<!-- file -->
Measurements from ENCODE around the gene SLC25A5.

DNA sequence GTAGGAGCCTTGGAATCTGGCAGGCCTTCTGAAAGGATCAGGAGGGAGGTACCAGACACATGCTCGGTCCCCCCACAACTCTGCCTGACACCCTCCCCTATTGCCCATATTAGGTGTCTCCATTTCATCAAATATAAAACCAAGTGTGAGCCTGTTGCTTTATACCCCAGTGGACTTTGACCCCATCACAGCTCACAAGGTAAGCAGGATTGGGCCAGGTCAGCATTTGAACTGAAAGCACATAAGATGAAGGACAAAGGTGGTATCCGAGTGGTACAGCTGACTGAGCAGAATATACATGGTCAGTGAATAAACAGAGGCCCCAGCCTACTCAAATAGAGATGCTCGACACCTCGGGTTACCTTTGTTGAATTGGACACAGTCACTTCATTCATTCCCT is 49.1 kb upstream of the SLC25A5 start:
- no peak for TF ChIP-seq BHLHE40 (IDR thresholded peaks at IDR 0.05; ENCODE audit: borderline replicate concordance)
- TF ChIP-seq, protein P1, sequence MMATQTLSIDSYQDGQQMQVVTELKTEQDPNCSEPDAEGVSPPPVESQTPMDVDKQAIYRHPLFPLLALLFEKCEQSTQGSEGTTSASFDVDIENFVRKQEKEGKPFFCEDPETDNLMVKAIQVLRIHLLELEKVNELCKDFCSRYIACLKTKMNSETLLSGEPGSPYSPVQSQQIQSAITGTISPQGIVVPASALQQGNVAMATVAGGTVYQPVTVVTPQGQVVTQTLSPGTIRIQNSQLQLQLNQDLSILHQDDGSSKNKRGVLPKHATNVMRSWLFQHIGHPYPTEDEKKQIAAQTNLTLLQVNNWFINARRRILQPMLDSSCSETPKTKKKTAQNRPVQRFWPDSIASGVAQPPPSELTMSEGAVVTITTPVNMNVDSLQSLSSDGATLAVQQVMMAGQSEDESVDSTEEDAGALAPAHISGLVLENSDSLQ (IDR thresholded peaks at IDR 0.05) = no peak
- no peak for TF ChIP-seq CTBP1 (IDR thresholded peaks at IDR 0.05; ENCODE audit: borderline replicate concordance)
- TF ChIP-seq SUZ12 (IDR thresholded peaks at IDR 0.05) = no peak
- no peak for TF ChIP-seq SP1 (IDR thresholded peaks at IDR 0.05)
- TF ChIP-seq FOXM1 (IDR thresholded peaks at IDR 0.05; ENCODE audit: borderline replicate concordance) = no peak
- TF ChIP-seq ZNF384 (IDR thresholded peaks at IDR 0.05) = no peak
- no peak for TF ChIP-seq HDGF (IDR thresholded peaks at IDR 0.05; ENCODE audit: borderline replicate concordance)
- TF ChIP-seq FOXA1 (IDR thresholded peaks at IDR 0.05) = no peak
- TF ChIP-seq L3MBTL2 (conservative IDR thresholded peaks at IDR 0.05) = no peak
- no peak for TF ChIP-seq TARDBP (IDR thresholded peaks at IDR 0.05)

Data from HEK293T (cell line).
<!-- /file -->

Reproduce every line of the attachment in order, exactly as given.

Measurements from ENCODE around the gene SLC25A5.

DNA sequence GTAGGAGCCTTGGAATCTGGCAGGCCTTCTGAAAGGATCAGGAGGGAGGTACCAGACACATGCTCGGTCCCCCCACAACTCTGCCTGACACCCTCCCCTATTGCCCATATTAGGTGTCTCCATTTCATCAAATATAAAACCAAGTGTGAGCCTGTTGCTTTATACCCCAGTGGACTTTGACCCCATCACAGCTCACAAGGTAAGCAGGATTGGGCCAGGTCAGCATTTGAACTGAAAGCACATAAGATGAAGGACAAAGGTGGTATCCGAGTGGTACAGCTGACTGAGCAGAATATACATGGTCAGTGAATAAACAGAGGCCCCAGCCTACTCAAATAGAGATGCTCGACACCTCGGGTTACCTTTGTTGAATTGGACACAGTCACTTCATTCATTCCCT is 49.1 kb upstream of the SLC25A5 start:
- no peak for TF ChIP-seq BHLHE40 (IDR thresholded peaks at IDR 0.05; ENCODE audit: borderline replicate concordance)
- TF ChIP-seq, protein P1, sequence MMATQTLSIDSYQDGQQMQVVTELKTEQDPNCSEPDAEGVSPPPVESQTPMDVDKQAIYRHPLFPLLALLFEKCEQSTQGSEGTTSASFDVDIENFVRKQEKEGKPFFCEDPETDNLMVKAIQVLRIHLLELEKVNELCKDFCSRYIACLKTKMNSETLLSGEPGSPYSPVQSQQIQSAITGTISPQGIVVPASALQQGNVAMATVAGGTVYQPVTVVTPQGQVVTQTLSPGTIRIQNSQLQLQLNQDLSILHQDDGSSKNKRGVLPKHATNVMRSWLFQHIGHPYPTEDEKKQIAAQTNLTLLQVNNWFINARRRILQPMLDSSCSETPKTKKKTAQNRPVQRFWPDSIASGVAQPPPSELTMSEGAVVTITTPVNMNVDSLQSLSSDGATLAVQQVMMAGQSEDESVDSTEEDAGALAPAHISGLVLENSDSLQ (IDR thresholded peaks at IDR 0.05) = no peak
- no peak for TF ChIP-seq CTBP1 (IDR thresholded peaks at IDR 0.05; ENCODE audit: borderline replicate concordance)
- TF ChIP-seq SUZ12 (IDR thresholded peaks at IDR 0.05) = no peak
- no peak for TF ChIP-seq SP1 (IDR thresholded peaks at IDR 0.05)
- TF ChIP-seq FOXM1 (IDR thresholded peaks at IDR 0.05; ENCODE audit: borderline replicate concordance) = no peak
- TF ChIP-seq ZNF384 (IDR thresholded peaks at IDR 0.05) = no peak
- no peak for TF ChIP-seq HDGF (IDR thresholded peaks at IDR 0.05; ENCODE audit: borderline replicate concordance)
- TF ChIP-seq FOXA1 (IDR thresholded peaks at IDR 0.05) = no peak
- TF ChIP-seq L3MBTL2 (conservative IDR thresholded peaks at IDR 0.05) = no peak
- no peak for TF ChIP-seq TARDBP (IDR thresholded peaks at IDR 0.05)

Data from HEK293T (cell line).